Reclaim the lost art of conversation

With so many of us looking at our smartphones, it’s almost quaint to have a face-to-face conversation. Yet there’s no replacement for looking into someone’s eyes and establishing a bond.

If you’re out of practice, you may lapse into bad patterns. Rather than seek to understand others or get to know them better, you may find yourself asserting your point of view or trying to gain their compliance.

To have more rewarding conversations:

Listen for understanding, not agreement. Stay attentive even when someone says something objectionable. Ask follow-up questions to gain a better sense of their thought process. Withhold judgment so that you can keep listening and gathering information with an open mind.

Limit your opining. Tempted to state your opinion? Wait and ask yourself, “Is this a good time?”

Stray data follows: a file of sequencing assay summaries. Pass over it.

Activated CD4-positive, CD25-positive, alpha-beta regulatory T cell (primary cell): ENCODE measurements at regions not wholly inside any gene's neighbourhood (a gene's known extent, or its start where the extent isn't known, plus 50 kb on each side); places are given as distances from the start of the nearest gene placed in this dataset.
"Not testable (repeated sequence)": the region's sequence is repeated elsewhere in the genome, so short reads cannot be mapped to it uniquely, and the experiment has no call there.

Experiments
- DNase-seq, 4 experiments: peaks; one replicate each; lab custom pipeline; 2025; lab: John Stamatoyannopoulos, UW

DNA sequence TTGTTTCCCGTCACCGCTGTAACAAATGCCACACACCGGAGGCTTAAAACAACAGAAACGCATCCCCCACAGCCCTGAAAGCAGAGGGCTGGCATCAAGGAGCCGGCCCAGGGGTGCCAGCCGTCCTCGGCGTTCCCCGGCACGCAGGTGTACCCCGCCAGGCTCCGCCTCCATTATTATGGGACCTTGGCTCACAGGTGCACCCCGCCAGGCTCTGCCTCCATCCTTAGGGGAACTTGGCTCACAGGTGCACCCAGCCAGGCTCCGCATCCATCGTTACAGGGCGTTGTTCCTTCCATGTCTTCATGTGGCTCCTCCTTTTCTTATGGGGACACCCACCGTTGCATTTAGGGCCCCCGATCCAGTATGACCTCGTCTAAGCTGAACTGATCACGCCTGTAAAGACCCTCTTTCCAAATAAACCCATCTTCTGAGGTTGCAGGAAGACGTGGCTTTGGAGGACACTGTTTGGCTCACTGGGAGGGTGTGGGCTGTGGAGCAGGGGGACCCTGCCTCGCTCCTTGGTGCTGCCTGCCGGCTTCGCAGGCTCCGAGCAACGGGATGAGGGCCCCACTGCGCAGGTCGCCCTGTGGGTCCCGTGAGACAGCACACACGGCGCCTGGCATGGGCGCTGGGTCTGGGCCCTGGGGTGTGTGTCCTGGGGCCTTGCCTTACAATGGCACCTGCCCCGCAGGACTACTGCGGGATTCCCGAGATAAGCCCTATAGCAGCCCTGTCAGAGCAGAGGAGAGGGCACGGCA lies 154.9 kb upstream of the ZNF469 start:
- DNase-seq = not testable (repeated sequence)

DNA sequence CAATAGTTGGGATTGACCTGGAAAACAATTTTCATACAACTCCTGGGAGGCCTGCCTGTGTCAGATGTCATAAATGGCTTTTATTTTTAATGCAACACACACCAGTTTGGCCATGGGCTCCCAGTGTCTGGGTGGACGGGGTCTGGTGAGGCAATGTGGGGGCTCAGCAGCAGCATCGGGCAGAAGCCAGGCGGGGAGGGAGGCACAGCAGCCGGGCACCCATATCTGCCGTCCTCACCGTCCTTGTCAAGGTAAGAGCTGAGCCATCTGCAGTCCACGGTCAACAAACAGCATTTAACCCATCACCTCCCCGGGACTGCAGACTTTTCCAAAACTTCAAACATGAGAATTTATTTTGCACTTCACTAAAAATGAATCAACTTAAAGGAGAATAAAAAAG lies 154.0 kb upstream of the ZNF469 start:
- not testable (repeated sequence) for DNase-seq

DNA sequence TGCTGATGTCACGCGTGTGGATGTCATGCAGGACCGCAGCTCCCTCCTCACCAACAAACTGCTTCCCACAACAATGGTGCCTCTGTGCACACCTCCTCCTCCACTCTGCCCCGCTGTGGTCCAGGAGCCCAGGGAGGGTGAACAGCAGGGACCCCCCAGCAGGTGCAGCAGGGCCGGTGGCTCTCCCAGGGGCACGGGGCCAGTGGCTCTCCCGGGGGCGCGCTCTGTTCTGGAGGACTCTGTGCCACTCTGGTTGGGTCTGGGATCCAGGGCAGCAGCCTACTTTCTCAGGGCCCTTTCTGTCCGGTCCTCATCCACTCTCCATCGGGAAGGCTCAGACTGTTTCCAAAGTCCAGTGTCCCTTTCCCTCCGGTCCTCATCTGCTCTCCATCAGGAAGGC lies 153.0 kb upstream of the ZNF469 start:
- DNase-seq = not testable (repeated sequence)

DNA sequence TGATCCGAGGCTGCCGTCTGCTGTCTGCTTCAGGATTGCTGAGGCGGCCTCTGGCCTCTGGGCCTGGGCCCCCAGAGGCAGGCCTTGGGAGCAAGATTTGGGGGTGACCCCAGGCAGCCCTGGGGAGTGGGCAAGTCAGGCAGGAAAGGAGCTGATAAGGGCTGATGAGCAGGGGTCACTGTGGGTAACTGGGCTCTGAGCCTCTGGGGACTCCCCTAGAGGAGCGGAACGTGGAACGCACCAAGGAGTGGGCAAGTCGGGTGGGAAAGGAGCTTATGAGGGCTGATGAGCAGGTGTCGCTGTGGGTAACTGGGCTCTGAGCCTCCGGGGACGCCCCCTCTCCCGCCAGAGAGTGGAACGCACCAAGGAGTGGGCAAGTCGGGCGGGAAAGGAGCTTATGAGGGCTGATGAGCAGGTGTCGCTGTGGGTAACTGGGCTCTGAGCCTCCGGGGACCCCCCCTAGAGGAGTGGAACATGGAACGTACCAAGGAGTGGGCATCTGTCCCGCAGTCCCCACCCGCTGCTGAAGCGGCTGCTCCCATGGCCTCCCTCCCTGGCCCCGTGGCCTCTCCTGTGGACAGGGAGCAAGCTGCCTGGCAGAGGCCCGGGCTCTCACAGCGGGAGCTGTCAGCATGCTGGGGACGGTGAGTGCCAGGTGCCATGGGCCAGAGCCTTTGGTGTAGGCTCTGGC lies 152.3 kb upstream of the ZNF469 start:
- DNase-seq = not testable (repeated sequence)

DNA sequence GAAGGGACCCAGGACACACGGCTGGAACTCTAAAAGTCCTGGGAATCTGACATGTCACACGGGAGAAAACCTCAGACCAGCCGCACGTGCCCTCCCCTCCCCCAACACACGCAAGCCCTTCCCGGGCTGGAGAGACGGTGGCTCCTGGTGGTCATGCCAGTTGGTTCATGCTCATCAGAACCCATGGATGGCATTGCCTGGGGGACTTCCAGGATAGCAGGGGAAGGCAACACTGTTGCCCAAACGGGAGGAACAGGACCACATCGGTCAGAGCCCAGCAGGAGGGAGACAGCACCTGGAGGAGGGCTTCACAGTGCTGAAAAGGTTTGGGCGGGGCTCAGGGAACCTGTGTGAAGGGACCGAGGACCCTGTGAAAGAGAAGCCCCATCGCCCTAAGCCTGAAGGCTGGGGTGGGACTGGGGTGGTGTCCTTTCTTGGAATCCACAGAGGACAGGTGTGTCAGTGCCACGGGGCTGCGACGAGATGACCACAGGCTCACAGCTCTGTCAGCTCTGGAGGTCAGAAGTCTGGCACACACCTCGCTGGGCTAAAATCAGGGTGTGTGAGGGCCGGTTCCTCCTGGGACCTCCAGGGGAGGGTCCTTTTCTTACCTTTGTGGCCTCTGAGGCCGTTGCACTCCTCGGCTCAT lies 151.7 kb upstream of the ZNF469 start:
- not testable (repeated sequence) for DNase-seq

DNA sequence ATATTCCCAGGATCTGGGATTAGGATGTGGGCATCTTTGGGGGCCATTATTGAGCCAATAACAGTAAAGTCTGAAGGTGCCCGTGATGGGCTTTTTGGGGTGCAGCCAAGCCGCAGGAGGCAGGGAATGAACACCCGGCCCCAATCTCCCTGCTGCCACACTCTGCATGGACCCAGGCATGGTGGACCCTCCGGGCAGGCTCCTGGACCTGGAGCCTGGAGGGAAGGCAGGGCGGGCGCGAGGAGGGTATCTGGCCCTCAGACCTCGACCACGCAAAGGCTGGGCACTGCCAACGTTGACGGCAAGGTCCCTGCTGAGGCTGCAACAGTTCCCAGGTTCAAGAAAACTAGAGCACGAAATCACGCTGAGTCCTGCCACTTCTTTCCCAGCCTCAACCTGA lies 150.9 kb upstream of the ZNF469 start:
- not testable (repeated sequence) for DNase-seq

Others may not be ready or willing to hear what you think. If they’re in the midst of expressing their opinion, let them finish. If they’re grappling with a tough issue, let them present both sides.

Don’t interrupt to “solve” their dilemma. Set aside your opinion unless or until someone asks for it.

Keep quiet. As soon as a co-worker starts talking about a particular subject, you want to jump in. Perhaps you have a funny story about that topic.

Here’s where discipline helps. By keeping quiet and letting others talk, you build trust.

Better yet, don’t equate your experience with theirs. If they dread negotiating contracts, don’t blab about how much you dislike dealing with attorneys. Just let them vent while staying silent. Signal your understanding with your eye contact and body language.

— Adapted from “How To Have Better Conversations,” Bridget De Maine,